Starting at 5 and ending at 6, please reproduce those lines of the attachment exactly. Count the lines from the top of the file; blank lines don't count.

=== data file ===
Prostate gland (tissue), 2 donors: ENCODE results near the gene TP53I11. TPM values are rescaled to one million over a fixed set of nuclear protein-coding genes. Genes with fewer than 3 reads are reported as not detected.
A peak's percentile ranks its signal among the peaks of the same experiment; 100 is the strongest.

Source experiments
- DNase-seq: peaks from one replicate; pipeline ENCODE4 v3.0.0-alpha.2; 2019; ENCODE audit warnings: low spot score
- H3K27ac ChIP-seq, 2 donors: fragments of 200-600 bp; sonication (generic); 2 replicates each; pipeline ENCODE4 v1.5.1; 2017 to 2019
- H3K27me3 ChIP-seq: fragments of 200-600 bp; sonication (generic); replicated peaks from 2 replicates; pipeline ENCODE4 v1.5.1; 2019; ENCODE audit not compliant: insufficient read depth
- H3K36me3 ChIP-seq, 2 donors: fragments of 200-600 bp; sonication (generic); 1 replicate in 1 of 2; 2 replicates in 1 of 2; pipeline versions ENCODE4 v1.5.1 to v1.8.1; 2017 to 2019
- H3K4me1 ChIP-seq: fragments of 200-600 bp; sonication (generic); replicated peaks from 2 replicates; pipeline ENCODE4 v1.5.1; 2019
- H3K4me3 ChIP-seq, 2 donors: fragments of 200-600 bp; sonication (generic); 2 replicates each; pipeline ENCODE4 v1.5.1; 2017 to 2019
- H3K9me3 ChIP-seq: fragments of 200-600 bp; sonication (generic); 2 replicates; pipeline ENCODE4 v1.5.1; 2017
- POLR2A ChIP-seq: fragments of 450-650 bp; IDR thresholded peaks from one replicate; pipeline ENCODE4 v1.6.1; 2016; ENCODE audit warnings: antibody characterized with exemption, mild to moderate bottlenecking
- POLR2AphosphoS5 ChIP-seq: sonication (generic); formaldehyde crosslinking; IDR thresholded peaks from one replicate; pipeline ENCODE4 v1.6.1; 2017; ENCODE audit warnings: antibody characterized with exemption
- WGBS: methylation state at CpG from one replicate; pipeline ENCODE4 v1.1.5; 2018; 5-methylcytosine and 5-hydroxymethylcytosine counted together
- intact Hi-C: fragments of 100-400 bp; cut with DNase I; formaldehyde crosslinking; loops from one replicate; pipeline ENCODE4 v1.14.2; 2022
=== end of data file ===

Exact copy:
- H3K27ac ChIP-seq, 2 donors: fragments of 200-600 bp; sonication (generic); 2 replicates each; pipeline ENCODE4 v1.5.1; 2017 to 2019
- H3K27me3 ChIP-seq: fragments of 200-600 bp; sonication (generic); replicated peaks from 2 replicates; pipeline ENCODE4 v1.5.1; 2019; ENCODE audit not compliant: insufficient read depth